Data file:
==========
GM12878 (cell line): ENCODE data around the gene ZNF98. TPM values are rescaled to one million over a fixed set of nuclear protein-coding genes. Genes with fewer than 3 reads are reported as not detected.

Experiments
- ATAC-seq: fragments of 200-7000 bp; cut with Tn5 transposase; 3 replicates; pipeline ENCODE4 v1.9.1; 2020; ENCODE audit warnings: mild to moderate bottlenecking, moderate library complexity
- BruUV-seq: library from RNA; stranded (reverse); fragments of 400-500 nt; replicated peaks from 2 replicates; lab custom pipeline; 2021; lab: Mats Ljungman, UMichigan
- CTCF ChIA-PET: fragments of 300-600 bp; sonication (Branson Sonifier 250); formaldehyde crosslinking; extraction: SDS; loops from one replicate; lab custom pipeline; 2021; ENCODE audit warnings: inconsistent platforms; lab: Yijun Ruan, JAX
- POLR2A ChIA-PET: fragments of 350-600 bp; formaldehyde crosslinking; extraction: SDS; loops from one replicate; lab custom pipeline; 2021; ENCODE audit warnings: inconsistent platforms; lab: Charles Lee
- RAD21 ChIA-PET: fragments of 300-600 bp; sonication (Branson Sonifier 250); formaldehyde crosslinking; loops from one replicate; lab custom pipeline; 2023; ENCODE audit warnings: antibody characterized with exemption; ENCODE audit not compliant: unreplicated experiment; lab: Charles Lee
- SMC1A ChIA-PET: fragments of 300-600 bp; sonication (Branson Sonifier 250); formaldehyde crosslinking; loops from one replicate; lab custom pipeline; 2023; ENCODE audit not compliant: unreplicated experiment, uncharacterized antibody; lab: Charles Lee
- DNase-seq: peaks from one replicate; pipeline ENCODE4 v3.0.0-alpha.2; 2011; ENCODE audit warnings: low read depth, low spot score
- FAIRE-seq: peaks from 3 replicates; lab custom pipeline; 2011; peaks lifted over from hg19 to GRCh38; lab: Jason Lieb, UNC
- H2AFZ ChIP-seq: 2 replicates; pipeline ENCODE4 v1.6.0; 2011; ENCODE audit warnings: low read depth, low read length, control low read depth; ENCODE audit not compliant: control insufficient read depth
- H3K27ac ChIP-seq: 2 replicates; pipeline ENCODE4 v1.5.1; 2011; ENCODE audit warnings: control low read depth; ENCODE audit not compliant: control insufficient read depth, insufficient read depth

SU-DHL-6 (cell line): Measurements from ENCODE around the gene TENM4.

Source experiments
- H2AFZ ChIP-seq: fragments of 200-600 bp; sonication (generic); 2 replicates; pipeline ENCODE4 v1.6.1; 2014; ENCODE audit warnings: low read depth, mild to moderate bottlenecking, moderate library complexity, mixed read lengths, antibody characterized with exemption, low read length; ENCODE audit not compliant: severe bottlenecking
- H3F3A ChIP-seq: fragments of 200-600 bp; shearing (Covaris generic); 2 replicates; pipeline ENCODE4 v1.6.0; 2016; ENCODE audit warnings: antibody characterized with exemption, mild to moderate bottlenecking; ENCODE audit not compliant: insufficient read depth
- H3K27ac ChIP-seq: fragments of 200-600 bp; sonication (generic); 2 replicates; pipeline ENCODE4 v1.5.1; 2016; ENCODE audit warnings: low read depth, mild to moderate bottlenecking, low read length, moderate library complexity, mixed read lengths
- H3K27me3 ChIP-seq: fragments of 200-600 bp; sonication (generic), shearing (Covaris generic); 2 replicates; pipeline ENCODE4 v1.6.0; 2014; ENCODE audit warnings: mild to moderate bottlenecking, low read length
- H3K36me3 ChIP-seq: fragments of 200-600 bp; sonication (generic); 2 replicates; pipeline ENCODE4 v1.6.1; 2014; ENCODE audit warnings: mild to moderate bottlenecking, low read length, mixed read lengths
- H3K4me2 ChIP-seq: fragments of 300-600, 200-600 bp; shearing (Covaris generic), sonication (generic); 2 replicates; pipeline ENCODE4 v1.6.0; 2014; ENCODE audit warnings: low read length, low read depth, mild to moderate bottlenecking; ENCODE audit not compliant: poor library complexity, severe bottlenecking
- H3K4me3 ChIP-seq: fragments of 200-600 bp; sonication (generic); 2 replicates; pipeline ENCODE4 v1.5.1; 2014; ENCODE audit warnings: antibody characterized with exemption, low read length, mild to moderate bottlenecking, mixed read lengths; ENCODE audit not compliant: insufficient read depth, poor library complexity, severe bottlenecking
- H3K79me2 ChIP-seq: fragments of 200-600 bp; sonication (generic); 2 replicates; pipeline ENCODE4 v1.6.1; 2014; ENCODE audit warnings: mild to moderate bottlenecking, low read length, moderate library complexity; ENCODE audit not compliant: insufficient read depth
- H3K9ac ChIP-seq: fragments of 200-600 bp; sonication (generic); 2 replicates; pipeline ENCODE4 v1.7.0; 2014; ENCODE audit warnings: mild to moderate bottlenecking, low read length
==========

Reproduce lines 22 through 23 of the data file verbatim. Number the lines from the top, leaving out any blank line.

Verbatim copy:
- H3K79me2 ChIP-seq: fragments of 200-600 bp; sonication (generic); 2 replicates; pipeline ENCODE4 v1.6.1; 2014; ENCODE audit warnings: mild to moderate bottlenecking, low read length, moderate library complexity; ENCODE audit not compliant: insufficient read depth
- H3K9ac ChIP-seq: fragments of 200-600 bp; sonication (generic); 2 replicates; pipeline ENCODE4 v1.7.0; 2014; ENCODE audit warnings: mild to moderate bottlenecking, low read length